Self-control – the capacity to resist immediate temptation in favor of a better but delayed reward – is a crucial skill that underpins effective decision-making and future planning. This ability has been previously shown to be proportionally linked to intelligence in humans, chimpanzees, and cuttlefish.
Now, a research team led by the University of Cambridge has discovered that Eurasian jays (Garrulus glandarius) – a member of the corvid family often nicknamed the “feathered apes” due to their high cognitive abilities – can pass a version of the “marshmallow test” (a test designed to study self-control in children), and those with the greatest self-control also score high on intelligence tests. These findings show that the link between self-control and intelligence appears across distantly related animal species, suggesting it has evolved independently several times.
Among all the corvids, jays in particular are vulnerable to having their catches stolen by other birds. Thus, the capacity for self-control may have evolved to enable them to wait for the right moment to hide their food without being seen or heard by potential thieves.
To test this ability in ten Eurasian jays, the scientists designed an experiment inspired by the 1972 Stanford Marshmallow Test, in which children were offered a choice between one marshmallow immediately, or two if they waited for a sufficient period of time. In this case, the jays were presented with mealworms (their favorite food), cheese, and bread. They had to choose between bread or cheese (available immediately) or mealworm that they could see but could only get access to after a period of delay ranging from five seconds to five and a half minutes.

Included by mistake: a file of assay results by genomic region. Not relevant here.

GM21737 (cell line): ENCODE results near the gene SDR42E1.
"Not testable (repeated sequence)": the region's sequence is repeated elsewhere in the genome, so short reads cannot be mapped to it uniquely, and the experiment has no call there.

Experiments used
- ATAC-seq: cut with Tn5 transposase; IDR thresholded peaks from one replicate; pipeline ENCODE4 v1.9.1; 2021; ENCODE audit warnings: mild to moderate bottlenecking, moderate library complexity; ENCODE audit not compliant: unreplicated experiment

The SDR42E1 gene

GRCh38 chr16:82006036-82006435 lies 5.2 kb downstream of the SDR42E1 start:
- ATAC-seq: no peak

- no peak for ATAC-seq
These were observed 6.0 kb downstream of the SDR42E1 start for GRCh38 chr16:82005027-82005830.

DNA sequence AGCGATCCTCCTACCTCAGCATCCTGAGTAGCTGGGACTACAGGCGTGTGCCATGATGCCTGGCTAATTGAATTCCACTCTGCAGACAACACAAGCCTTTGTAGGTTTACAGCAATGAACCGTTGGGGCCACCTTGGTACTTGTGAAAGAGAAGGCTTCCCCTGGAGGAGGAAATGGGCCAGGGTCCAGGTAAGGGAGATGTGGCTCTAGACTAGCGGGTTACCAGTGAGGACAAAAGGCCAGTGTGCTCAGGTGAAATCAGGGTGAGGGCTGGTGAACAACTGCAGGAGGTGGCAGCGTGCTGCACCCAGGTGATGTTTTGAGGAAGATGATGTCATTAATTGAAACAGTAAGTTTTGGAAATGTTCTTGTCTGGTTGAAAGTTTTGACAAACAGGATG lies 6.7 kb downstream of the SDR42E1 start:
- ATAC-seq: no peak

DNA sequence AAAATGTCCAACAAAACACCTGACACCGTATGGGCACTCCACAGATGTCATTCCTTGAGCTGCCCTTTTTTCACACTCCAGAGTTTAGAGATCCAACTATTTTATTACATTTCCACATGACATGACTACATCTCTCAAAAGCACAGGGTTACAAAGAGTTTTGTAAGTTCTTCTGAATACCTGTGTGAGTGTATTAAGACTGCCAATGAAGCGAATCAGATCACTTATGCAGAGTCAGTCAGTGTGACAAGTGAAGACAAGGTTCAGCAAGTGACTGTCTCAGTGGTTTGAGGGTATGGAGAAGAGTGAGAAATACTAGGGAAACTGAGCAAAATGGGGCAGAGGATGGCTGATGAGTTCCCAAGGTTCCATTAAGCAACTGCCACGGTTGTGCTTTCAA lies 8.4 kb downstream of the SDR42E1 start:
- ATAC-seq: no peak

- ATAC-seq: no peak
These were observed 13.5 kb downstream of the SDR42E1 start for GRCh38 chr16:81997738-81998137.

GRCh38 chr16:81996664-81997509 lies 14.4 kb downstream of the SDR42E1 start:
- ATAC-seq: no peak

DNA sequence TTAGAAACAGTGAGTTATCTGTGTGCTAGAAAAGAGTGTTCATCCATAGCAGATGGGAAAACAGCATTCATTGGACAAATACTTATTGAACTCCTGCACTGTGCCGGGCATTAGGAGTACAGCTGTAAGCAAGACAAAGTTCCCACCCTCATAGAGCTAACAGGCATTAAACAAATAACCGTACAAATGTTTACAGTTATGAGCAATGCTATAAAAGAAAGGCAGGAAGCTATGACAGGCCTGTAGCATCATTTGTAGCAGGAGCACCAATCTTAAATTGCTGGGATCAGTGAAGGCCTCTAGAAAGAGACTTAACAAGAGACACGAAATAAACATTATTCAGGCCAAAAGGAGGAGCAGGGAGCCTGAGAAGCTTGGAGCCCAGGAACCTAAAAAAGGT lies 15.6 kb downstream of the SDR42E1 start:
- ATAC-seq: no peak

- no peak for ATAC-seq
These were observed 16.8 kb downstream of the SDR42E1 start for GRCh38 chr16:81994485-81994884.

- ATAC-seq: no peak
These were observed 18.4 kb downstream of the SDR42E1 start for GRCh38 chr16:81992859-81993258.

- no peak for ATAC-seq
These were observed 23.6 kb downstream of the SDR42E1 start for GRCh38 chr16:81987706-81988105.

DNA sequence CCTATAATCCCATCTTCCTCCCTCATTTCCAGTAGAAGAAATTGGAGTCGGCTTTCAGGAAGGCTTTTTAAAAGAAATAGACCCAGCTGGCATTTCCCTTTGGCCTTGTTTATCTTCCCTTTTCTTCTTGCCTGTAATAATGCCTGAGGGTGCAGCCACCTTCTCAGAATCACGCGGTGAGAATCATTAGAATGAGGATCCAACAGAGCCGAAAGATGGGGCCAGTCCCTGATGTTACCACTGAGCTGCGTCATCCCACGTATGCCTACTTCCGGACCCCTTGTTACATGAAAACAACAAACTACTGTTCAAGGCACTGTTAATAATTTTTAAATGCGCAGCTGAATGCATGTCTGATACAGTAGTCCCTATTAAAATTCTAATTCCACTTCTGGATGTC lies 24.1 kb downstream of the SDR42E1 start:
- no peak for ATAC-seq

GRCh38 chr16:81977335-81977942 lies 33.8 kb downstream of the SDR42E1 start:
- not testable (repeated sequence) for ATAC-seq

All the jays managed to wait for the worm, but some seemed to have much more patience than others. For instance, one of them – called by the scientists JayLo – ignored a piece of cheese and waited five and a half minutes for a mealworm, while others could only wait a maximum of 20 seconds.
“It’s just mind-boggling that some jays can wait so long for their favorite food. In multiple trials, I sat there watching JayLo ignore a piece of cheese for over five minutes – I was getting bored, but she was just patiently waiting for the worm,” reported study lead author Alex Schnell, a psychologist at Cambridge.
The scientists also presented the jays with five cognitive tasks which are commonly used to measure general intelligence. The birds that performed better in these tests also managed to wait longer for the mealworm reward, suggesting that self-control is linked to intelligence in jays too.
“The birds’ performance varied across individuals – some did really well in all the tasks and others were mediocre. What was most interesting was that if a bird was good at one of the tasks, it was good at all of them – which suggests that a general intelligence factor underlies their performance,” Schnell concluded.
The study is published in the journal Philosophical Transactions of the Royal Society B: Biological Science.
Check us out on EarthSnap, a free app brought to you by Eric Ralls and Earth.com.